They were impeded by challenges such as changing standard care, administration of off-label treatments, rapidly evolving understanding of pathogenesis and treatment, multiple trials competing for participants, media hype, and the publication of non-peer reviewed reports. (IANS)
Thiruvananthapuram- A team of researchers from the Department of Biochemistry, University of Kerala with the support of the Kerala State Council for Science, Technology and Environment (KSCSTE), has come out with a significant work that has given scientific validation to three classical ayurvedic kashayams. The three are Balaguluchiadi, Punarnavadi and Gugguluthiktaam -- used in the treatment of rheumatoid arthritis based on molecular signalling studies.
According to reports, across the world around one per cent of the population is affected by this ailment and has to rely mostly on conventional medicines, which have side effects.
Kashayam means a decoction which is an extract of a single herb or group of herbs.
I.S. Aswathy, who was part of the study team, said a major problem faced by classical ayurvedic medicines is lack of scientific evidence in spite of their efficacy.
"We were fortunate enough to get a project to the tune of Rs 26 lakhs from KSCSTE and the study took us around 42 months," said Aswathy.
She said the study was conducted in four phases in rats after inducing rheumatoid arthritis and the treatment duration was based on standard protocol.
"Severity of pain and inflammation associated with rheumatoid arthritis were decided by the infiltration of so many pro-inflammatory cytokines, lymphocytes, oxidants etc. By this study we were able to find that kashayams exerted therapeutic efficacy in the management of rheumatoid arthritis by regulating pro anti-inflammatory cytokines balance, increasing antioxidant level and by immune modulation," said Aswathy.
The study team that was guided by A. Helen, Professor and Mentor, has published their work in the international peer reviewed Journal of Ayurveda and integrative medicine and two papers are under review.
The highlight of the study is that while all these three kashayams are available in the market there was no scientific validation, which the study team has been able to do.
The team instead of relying on the readily available kashayams, decided to make their own under the guidance of Ayurveda physician Sukumara Varier of Kottakal Arya Vaidyasala.
The team prepared the decoction from 28 different forms of herbs and the major difference was they did not add any substance, which is added to increase the shelf life.
With regard to the outcome, Aswathy said "our attempt was to give better hope to patients suffering from rheumatoid arthritis besides a vehicle to enrich traditional knowledge with well documented scientific background for the sake of mankind." (Agency)
Read More ► Promotion of Ayurvedic Medicines in the country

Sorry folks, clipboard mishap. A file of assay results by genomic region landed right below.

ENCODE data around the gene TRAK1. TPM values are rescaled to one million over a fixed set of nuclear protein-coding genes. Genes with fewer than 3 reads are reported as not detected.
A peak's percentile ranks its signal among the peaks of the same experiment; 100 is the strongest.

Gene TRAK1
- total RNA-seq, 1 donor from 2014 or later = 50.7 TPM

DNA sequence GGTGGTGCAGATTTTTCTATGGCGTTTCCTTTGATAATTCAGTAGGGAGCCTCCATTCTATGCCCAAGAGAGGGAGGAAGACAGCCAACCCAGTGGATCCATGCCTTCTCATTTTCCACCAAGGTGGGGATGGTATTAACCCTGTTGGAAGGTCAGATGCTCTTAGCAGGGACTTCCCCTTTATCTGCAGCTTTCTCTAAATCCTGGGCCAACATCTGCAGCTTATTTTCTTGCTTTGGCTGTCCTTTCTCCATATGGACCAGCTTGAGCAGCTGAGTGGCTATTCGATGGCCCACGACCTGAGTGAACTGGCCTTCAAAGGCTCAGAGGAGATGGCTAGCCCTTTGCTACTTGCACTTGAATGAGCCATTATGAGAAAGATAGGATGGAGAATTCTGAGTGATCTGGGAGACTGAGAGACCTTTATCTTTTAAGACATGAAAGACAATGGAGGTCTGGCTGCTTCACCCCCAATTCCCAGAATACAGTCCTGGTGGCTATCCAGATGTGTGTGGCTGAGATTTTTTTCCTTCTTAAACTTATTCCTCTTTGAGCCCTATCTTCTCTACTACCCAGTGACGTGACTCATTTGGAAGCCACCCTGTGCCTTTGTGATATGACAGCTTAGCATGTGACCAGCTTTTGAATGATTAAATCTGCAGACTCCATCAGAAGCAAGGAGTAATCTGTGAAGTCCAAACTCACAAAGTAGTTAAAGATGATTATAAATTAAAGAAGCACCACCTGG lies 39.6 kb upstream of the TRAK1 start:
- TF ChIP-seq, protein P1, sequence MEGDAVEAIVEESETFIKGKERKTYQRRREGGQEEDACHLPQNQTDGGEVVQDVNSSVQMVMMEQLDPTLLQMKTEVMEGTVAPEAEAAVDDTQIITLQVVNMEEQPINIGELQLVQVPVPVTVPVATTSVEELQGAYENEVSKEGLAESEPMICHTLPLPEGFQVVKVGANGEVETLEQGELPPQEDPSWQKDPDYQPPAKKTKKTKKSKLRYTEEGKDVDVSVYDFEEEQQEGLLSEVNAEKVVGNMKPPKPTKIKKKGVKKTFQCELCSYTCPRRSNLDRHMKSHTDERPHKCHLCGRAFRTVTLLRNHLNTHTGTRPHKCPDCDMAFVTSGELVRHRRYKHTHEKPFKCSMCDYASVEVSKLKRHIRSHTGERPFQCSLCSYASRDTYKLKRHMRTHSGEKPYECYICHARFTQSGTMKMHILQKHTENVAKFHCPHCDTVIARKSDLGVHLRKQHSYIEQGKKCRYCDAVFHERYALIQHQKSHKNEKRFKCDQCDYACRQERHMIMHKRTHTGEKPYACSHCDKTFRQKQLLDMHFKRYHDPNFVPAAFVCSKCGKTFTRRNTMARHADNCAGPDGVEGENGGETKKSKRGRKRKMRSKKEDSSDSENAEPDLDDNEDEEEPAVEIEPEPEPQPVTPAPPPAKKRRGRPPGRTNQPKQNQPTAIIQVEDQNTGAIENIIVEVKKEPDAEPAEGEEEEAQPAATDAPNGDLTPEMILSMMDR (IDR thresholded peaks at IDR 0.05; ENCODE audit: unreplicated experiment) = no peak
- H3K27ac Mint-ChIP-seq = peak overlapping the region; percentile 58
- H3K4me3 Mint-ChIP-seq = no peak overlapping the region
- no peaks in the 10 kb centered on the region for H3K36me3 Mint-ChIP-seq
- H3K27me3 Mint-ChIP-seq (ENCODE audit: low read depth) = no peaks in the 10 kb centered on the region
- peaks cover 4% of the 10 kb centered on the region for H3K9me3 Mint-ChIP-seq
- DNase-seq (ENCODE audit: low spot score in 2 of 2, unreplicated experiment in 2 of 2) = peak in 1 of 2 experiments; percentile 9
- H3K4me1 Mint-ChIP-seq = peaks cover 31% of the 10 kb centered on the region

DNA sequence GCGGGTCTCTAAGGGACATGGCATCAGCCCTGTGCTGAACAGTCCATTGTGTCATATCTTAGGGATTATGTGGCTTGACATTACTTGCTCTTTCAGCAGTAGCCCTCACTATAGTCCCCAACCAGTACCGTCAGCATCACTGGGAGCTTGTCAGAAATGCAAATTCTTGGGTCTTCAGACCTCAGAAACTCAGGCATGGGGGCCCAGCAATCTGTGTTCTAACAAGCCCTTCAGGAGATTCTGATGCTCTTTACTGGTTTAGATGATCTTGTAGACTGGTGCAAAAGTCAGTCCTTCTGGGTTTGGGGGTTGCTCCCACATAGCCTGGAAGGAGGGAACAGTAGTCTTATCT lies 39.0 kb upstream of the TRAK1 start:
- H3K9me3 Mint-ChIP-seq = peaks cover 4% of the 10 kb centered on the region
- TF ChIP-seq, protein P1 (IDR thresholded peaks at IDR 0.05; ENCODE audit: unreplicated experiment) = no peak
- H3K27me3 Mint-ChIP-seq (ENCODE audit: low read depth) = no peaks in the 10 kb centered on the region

Sao Paulo- Contrary to a few studies that earlier suggested benefits from an arthritis drug for patients with severe or critical Covid-19 infection, a new study indicates that it is not better than standard care alone.
According to the researchers, including Regis G Rosa from Hospital Moinhos de Vento in Brazil, there was an increased number of deaths at 15 days in patients receiving an arthritis drug -- tocilizumab -- that resulted in the trial being stopped early.
These results contradict earlier observational studies suggesting benefit from tocilizumab. However, observational effects are limited by a high risk that they may be due to other unknown (confounding) factors -- and some studies have not yet been peer-reviewed or published in a medical journal, the researchers said in a paper published in The BMJ journal.
Tocilizumab blocks a specific part of the immune system (interleukin 6) that can go into overdrive in some patients with Covid-19.
According to the team, doctors think this might help lessen the body's inflammatory response to the virus and avert some of the more dire consequences of the disease, but its effects are not well defined.
To test this theory, researchers conducted a randomised controlled trial involving 129 Covid-19 patients with an average age of 57 years and compared tocilizumab plus standard care with standard care alone.
Patients were receiving supplemental oxygen or mechanical ventilation and had abnormal levels of at least two chemicals linked to inflammation in their blood.
The study participants were randomly divided into two groups -- 65 received tocilizumab plus standard care and 64 received standard care alone. All patients were monitored for 15 days.
By day 15, 18 (28 percent) patients in the tocilizumab group and 13 (20 percent) in the standard care group were receiving mechanical ventilation or had died.
Death at 15 days occurred in 11 (17 percent) patients in the tocilizumab group compared with 2 (3 percent) in the standard care group. (IANS)